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Ludwig van BEETHOVEN (1770-1827)
The Complete Sonatas for Violin and Piano
CD 1: Op. 12 (Sonatas 1, 2, 3)
CD 2: Op. 23, Op.24 (Sonatas 4, 5)
CD 3: Op. 30 (Sonatas 6, 7, 8)
CD 4: Op. 47, Op 96 (Sonatas 9, 10)
Robert Mann (violin); Stephen Hough (piano)
rec. live, Theresa L. Kaufmann Concert Hall, New York City, 11 December 1985 (Sonatas 1, 2, 5, 7), 5 February 1986 (Sonatas 4, 8, 9), 26 February 1986 (Sonatas 3, 6, 10)
NIMBUS NI 2553/56 [4 CDs: 55:51 + 44:13 + 63:28 + 61:58]

Experience Classicsonline

Beyond its modest price tag and comprehensive coverage of the repertoire it is difficult to think of anything much to recommend this release. It is one of a series of reissues by Nimbus from the back catalogue of the American label MusicMasters. While many of these have been real finds - Iím thinking of the Vladimir Feltsman Bach in particular - this one probably deserved its previous obscurity.

Robert Mann and Stephen Hough make an unlikely pairing. Some forty years separate them in age, and the recordings, which were made in New York in the mid-1980s, capture performances by a well-established violinist sharing a platform with a still-rising young accompanist. Hough had made a well-received American recital debut in 1984, and this Beethoven project was presumably one of the first fruits of that new-found stateside celebrity. Robert Mann, in contrast, was by then a senior figure on the New York classical music scene and leader of the prestigious Juilliard String Quartet, a position he had held since the group was founded in 1946. He was also well known as a conductor and composer.

None of this explains his lacklustre performances here. He clearly has a deep affinity with Beethovenís musical world, and stylistically it is difficult to fault his readings. But his intonation is approximate at best, especially in the higher register, runs and scale passages are often congested, and his bowing in the louder passages is often coarse and inelegant. Scratchy down-bow attacks begin many of these phrases, with the bottom of the bow really driven into the lower strings.

Stephen Hough gives very different performances. His playing is secure for the most part: he has a few unsteady moments in the first movement of the 6th Sonata. The affable grace of his later concerto performances is already evident. But itís a foursquare performance from the piano, rarely filling out Beethovenís heroic textures. Itís accompaniment and nothing more.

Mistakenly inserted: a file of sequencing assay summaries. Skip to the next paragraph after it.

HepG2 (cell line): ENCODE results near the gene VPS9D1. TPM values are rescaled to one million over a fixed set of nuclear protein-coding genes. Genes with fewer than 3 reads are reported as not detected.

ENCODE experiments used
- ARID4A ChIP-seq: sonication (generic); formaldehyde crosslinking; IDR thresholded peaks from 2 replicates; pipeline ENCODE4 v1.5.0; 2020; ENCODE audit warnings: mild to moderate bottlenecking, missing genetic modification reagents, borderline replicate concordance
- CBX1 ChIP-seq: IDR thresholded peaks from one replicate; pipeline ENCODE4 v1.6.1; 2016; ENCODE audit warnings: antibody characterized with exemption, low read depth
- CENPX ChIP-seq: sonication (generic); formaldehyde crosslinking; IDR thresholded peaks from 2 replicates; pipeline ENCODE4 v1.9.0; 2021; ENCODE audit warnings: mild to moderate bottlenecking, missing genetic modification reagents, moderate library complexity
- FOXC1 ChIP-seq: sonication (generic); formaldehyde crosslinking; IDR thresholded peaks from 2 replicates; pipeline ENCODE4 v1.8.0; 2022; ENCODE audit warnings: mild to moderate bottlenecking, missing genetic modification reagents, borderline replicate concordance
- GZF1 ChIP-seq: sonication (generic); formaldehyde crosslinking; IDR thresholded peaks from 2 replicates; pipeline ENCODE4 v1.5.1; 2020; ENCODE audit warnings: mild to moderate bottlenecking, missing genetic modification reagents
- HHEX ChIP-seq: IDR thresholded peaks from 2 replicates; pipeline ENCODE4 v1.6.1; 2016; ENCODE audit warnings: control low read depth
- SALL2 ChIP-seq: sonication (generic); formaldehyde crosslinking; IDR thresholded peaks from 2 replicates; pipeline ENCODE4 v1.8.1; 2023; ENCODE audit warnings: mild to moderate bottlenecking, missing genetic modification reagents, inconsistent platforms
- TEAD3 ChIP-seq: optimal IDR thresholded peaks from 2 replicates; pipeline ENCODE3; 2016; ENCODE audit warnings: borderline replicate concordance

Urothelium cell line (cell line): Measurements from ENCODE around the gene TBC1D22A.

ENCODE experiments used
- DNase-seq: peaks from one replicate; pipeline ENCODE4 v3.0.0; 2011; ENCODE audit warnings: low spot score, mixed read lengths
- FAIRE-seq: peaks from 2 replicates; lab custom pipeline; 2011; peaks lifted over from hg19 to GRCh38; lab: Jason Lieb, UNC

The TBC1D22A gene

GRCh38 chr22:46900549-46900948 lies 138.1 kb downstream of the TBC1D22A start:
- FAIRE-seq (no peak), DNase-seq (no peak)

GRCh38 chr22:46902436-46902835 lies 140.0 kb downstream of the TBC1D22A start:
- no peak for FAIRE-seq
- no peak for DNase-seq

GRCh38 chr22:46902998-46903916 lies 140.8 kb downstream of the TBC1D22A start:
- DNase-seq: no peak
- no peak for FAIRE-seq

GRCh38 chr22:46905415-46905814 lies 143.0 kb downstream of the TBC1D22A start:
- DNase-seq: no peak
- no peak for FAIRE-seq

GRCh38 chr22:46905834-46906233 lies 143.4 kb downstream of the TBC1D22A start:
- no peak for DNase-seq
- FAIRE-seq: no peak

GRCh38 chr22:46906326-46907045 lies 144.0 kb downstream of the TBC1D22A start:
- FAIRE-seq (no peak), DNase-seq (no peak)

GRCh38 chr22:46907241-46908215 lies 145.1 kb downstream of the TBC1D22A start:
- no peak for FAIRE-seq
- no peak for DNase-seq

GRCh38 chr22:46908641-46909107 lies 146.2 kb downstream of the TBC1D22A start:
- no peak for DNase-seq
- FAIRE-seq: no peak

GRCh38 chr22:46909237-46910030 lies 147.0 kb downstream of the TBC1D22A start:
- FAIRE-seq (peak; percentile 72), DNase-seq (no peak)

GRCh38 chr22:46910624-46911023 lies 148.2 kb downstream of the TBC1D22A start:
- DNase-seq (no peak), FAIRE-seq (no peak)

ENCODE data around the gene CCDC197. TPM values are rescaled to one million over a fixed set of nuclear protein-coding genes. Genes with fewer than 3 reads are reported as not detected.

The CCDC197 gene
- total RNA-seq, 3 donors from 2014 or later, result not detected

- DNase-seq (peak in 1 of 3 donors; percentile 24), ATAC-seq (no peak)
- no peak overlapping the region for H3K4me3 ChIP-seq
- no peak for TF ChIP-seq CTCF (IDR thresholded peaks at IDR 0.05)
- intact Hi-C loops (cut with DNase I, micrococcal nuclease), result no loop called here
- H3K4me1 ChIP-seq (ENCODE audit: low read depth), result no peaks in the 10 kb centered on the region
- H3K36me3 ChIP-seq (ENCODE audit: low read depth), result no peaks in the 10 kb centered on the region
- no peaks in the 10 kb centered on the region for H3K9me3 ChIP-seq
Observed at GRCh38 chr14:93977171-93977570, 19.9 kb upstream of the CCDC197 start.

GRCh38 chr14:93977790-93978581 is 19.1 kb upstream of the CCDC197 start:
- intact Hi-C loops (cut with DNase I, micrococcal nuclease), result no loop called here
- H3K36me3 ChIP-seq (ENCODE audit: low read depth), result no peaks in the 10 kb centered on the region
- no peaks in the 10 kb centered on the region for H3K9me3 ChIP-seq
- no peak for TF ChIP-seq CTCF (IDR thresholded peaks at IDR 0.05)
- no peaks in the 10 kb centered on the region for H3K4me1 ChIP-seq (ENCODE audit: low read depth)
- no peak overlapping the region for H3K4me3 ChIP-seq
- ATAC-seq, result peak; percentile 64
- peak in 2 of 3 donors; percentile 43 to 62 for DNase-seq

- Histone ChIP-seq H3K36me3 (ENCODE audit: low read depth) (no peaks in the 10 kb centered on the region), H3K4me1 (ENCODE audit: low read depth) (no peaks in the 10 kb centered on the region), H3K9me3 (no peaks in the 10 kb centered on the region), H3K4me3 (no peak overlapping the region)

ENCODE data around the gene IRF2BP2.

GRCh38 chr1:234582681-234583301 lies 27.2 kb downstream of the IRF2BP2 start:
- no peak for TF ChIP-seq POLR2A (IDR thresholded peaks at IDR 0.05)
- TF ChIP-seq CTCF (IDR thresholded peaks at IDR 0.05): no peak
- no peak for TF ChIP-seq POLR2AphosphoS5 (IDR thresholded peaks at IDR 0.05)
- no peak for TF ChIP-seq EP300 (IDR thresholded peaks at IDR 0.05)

The sound quality does the performers no favours either. The Sonatas were recorded live at three concerts in December 1985 and February 1986, but listening to the results you could easily think they were at least ten years older. The worst is the first recital, in which Sonatas 1, 2, 5 and 7 were performed. The sound is shallow and muddy with occasional low level interference, hisses and crackles whose provenance is a mystery given that these are digital recordings. Perhaps they are the result of attempts to muffle audience noise during the re-master. The sound improves in the other recitals, but even then never excels.

The last disc is the best of the bunch, with performances of the 9th (Kreutzer) and 10th Sonatas that do have something to say about the music. The more involved movement structures of Beethovenís later Sonatas give both performers something substantial to interpret. This is where Mannís sense of musical drama becomes an asset, and he occasionally inspires some truly Beethovenian muscularity from Hough. Problems remain though: those scratchy violin attacks in the 9th Sonata and some suspect intonation in the higher register passages of the 10thís Scherzo.

Brief, and I mean brief, excerpts of applause are included on the recording at the end of each Sonata. They suggest that the live experience of each of these concerts was more satisfying than the recorded document. Perhaps the recordings are old enough, and the performers sufficiently esteemed, that the discs could have historical value. If you are interested in what Robert Mann got up to in the 1980s when not leading his famous quartet, or in the roots of Stephen Houghís later greatness, then seek this out. Otherwise avoid.

Gavin Dixon


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